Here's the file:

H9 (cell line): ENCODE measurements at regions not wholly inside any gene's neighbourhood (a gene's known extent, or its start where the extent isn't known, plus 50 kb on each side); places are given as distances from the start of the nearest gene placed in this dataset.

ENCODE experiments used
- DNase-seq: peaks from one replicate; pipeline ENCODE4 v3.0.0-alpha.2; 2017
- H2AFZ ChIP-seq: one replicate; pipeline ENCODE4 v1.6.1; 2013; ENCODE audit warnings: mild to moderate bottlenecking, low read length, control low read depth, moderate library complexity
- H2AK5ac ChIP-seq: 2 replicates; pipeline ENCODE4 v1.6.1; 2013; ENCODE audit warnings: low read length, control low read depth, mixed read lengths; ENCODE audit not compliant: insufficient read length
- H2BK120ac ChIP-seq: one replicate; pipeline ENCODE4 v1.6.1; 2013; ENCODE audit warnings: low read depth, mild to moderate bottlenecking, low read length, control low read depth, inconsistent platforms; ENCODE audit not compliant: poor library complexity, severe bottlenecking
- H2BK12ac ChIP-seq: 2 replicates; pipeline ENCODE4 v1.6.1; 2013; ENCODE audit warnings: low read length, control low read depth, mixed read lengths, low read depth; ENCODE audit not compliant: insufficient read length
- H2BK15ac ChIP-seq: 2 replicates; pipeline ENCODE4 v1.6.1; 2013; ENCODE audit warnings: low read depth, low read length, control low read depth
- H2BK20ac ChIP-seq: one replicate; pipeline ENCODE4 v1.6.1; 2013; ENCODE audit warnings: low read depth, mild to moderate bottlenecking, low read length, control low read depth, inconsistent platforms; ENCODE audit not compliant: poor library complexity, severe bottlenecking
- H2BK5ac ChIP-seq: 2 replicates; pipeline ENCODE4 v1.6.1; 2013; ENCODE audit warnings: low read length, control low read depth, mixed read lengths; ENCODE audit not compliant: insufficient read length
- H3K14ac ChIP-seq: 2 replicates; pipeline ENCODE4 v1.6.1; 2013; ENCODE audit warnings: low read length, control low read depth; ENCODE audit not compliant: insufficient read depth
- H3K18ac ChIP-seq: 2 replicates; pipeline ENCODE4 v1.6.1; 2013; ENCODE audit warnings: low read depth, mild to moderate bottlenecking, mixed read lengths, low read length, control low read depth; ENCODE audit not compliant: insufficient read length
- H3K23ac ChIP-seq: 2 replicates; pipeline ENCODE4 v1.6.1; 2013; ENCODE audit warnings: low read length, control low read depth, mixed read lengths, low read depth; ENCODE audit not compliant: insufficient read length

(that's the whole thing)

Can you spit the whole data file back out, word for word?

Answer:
H9 (cell line): ENCODE measurements at regions not wholly inside any gene's neighbourhood (a gene's known extent, or its start where the extent isn't known, plus 50 kb on each side); places are given as distances from the start of the nearest gene placed in this dataset.

ENCODE experiments used
- DNase-seq: peaks from one replicate; pipeline ENCODE4 v3.0.0-alpha.2; 2017
- H2AFZ ChIP-seq: one replicate; pipeline ENCODE4 v1.6.1; 2013; ENCODE audit warnings: mild to moderate bottlenecking, low read length, control low read depth, moderate library complexity
- H2AK5ac ChIP-seq: 2 replicates; pipeline ENCODE4 v1.6.1; 2013; ENCODE audit warnings: low read length, control low read depth, mixed read lengths; ENCODE audit not compliant: insufficient read length
- H2BK120ac ChIP-seq: one replicate; pipeline ENCODE4 v1.6.1; 2013; ENCODE audit warnings: low read depth, mild to moderate bottlenecking, low read length, control low read depth, inconsistent platforms; ENCODE audit not compliant: poor library complexity, severe bottlenecking
- H2BK12ac ChIP-seq: 2 replicates; pipeline ENCODE4 v1.6.1; 2013; ENCODE audit warnings: low read length, control low read depth, mixed read lengths, low read depth; ENCODE audit not compliant: insufficient read length
- H2BK15ac ChIP-seq: 2 replicates; pipeline ENCODE4 v1.6.1; 2013; ENCODE audit warnings: low read depth, low read length, control low read depth
- H2BK20ac ChIP-seq: one replicate; pipeline ENCODE4 v1.6.1; 2013; ENCODE audit warnings: low read depth, mild to moderate bottlenecking, low read length, control low read depth, inconsistent platforms; ENCODE audit not compliant: poor library complexity, severe bottlenecking
- H2BK5ac ChIP-seq: 2 replicates; pipeline ENCODE4 v1.6.1; 2013; ENCODE audit warnings: low read length, control low read depth, mixed read lengths; ENCODE audit not compliant: insufficient read length
- H3K14ac ChIP-seq: 2 replicates; pipeline ENCODE4 v1.6.1; 2013; ENCODE audit warnings: low read length, control low read depth; ENCODE audit not compliant: insufficient read depth
- H3K18ac ChIP-seq: 2 replicates; pipeline ENCODE4 v1.6.1; 2013; ENCODE audit warnings: low read depth, mild to moderate bottlenecking, mixed read lengths, low read length, control low read depth; ENCODE audit not compliant: insufficient read length
- H3K23ac ChIP-seq: 2 replicates; pipeline ENCODE4 v1.6.1; 2013; ENCODE audit warnings: low read length, control low read depth, mixed read lengths, low read depth; ENCODE audit not compliant: insufficient read length